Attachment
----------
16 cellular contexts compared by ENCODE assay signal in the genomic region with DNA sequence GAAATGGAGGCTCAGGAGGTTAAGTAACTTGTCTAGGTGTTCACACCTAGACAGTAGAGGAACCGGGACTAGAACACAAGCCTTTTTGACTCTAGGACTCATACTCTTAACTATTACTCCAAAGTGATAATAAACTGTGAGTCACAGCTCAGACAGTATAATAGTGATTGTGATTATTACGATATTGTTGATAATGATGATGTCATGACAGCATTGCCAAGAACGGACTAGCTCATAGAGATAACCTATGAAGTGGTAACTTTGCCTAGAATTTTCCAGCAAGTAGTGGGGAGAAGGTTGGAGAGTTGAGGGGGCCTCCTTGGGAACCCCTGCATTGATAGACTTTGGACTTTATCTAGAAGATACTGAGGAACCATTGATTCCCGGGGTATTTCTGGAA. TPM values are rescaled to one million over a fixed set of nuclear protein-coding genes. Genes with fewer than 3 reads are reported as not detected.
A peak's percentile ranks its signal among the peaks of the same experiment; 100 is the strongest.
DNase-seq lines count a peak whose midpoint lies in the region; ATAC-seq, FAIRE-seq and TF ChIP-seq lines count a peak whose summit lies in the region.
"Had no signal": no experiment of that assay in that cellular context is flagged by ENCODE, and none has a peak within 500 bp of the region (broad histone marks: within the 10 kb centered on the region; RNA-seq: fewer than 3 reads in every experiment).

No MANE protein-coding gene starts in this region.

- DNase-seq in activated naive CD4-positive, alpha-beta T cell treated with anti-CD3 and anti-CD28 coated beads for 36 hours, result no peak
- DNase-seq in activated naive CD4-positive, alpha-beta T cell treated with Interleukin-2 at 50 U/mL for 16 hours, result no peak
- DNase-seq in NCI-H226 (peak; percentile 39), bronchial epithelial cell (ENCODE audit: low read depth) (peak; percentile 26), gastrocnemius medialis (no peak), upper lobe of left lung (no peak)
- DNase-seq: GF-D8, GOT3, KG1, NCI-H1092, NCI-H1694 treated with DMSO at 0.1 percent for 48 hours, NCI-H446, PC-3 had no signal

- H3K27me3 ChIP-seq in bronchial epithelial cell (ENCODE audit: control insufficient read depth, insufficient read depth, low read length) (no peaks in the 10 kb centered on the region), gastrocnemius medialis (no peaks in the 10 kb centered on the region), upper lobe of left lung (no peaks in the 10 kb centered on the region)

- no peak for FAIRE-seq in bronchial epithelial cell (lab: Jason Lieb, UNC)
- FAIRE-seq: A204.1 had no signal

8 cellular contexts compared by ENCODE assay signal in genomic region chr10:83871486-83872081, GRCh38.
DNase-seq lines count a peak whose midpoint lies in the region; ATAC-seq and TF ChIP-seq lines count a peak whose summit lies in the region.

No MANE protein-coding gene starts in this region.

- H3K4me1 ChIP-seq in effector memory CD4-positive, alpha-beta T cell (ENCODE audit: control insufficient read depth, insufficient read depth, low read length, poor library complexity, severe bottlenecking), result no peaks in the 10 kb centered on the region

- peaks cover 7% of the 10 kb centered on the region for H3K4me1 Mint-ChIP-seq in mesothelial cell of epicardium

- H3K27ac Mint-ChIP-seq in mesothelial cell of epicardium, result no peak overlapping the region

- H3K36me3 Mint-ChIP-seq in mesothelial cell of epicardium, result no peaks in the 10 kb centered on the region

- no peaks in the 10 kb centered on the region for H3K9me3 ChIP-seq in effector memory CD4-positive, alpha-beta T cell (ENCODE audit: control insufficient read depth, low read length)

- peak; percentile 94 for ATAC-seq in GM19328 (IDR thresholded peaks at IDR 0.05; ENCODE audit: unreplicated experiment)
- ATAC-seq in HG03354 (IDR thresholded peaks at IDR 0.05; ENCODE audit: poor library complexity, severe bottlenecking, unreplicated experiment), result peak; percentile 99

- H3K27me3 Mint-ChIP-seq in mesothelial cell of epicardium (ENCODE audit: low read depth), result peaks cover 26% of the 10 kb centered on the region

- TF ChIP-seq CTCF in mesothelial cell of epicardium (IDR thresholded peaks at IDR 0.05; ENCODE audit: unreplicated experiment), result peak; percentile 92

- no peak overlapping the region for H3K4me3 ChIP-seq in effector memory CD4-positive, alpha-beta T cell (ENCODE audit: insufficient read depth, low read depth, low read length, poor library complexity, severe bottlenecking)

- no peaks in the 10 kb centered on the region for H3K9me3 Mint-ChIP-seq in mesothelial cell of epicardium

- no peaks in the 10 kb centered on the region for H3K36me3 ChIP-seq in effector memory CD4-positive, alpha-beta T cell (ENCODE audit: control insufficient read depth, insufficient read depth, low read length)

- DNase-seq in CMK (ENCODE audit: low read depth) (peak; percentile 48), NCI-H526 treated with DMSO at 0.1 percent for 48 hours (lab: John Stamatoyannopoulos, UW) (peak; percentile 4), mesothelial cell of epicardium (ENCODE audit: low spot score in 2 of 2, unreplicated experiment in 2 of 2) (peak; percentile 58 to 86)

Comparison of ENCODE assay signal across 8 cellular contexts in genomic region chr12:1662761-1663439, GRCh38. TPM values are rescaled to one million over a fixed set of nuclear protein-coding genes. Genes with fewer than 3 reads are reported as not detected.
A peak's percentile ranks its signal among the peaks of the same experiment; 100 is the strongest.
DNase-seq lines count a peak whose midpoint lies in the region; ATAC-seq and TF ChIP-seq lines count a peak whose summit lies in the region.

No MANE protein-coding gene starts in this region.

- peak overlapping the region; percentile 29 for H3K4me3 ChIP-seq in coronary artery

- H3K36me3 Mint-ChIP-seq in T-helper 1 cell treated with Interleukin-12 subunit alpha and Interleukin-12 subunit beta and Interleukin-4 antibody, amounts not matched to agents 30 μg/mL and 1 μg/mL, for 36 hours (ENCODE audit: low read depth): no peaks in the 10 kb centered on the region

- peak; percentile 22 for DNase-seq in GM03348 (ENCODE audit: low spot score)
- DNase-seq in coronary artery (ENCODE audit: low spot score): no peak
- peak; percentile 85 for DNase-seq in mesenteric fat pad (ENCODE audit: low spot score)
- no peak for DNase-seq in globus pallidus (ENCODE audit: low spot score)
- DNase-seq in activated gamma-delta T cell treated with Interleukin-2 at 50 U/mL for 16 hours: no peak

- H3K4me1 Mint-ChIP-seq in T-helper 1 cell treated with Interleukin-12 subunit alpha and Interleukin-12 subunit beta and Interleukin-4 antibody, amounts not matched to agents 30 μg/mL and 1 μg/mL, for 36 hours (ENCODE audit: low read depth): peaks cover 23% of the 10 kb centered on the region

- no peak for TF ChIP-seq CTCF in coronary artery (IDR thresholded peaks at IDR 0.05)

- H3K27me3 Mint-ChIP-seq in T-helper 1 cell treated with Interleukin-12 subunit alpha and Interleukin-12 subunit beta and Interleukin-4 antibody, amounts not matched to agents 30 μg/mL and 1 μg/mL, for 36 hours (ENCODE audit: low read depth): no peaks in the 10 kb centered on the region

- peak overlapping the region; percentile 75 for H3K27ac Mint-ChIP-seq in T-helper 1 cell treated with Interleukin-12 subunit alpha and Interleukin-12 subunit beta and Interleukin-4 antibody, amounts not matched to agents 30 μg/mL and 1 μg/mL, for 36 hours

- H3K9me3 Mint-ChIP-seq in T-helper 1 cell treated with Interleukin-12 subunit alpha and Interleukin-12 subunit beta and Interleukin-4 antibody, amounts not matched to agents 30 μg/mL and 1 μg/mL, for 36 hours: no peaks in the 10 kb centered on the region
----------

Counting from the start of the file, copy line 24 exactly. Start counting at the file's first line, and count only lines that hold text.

- TF ChIP-seq CTCF in mesothelial cell of epicardium (IDR thresholded peaks at IDR 0.05; ENCODE audit: unreplicated experiment), result peak; percentile 92